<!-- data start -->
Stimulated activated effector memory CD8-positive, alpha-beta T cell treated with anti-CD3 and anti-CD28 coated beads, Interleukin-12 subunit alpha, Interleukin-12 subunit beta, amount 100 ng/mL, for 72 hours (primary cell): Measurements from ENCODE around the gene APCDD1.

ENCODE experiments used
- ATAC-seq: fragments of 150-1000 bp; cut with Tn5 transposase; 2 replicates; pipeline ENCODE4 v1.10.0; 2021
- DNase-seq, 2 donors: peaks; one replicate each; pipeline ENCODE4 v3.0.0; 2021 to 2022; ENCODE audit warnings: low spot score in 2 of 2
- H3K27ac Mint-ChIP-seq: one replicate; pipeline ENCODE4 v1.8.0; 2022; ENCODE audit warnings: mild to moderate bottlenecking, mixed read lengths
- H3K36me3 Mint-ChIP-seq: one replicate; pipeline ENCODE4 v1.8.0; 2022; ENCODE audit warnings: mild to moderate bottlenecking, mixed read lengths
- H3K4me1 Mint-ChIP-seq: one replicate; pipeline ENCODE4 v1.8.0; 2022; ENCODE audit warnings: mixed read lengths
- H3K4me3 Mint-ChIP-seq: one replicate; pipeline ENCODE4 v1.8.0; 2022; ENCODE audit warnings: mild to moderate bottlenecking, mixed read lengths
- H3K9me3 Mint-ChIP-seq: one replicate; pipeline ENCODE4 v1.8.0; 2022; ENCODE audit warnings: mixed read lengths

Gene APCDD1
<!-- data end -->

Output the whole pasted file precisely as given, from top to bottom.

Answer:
Stimulated activated effector memory CD8-positive, alpha-beta T cell treated with anti-CD3 and anti-CD28 coated beads, Interleukin-12 subunit alpha, Interleukin-12 subunit beta, amount 100 ng/mL, for 72 hours (primary cell): Measurements from ENCODE around the gene APCDD1.

ENCODE experiments used
- ATAC-seq: fragments of 150-1000 bp; cut with Tn5 transposase; 2 replicates; pipeline ENCODE4 v1.10.0; 2021
- DNase-seq, 2 donors: peaks; one replicate each; pipeline ENCODE4 v3.0.0; 2021 to 2022; ENCODE audit warnings: low spot score in 2 of 2
- H3K27ac Mint-ChIP-seq: one replicate; pipeline ENCODE4 v1.8.0; 2022; ENCODE audit warnings: mild to moderate bottlenecking, mixed read lengths
- H3K36me3 Mint-ChIP-seq: one replicate; pipeline ENCODE4 v1.8.0; 2022; ENCODE audit warnings: mild to moderate bottlenecking, mixed read lengths
- H3K4me1 Mint-ChIP-seq: one replicate; pipeline ENCODE4 v1.8.0; 2022; ENCODE audit warnings: mixed read lengths
- H3K4me3 Mint-ChIP-seq: one replicate; pipeline ENCODE4 v1.8.0; 2022; ENCODE audit warnings: mild to moderate bottlenecking, mixed read lengths
- H3K9me3 Mint-ChIP-seq: one replicate; pipeline ENCODE4 v1.8.0; 2022; ENCODE audit warnings: mixed read lengths

Gene APCDD1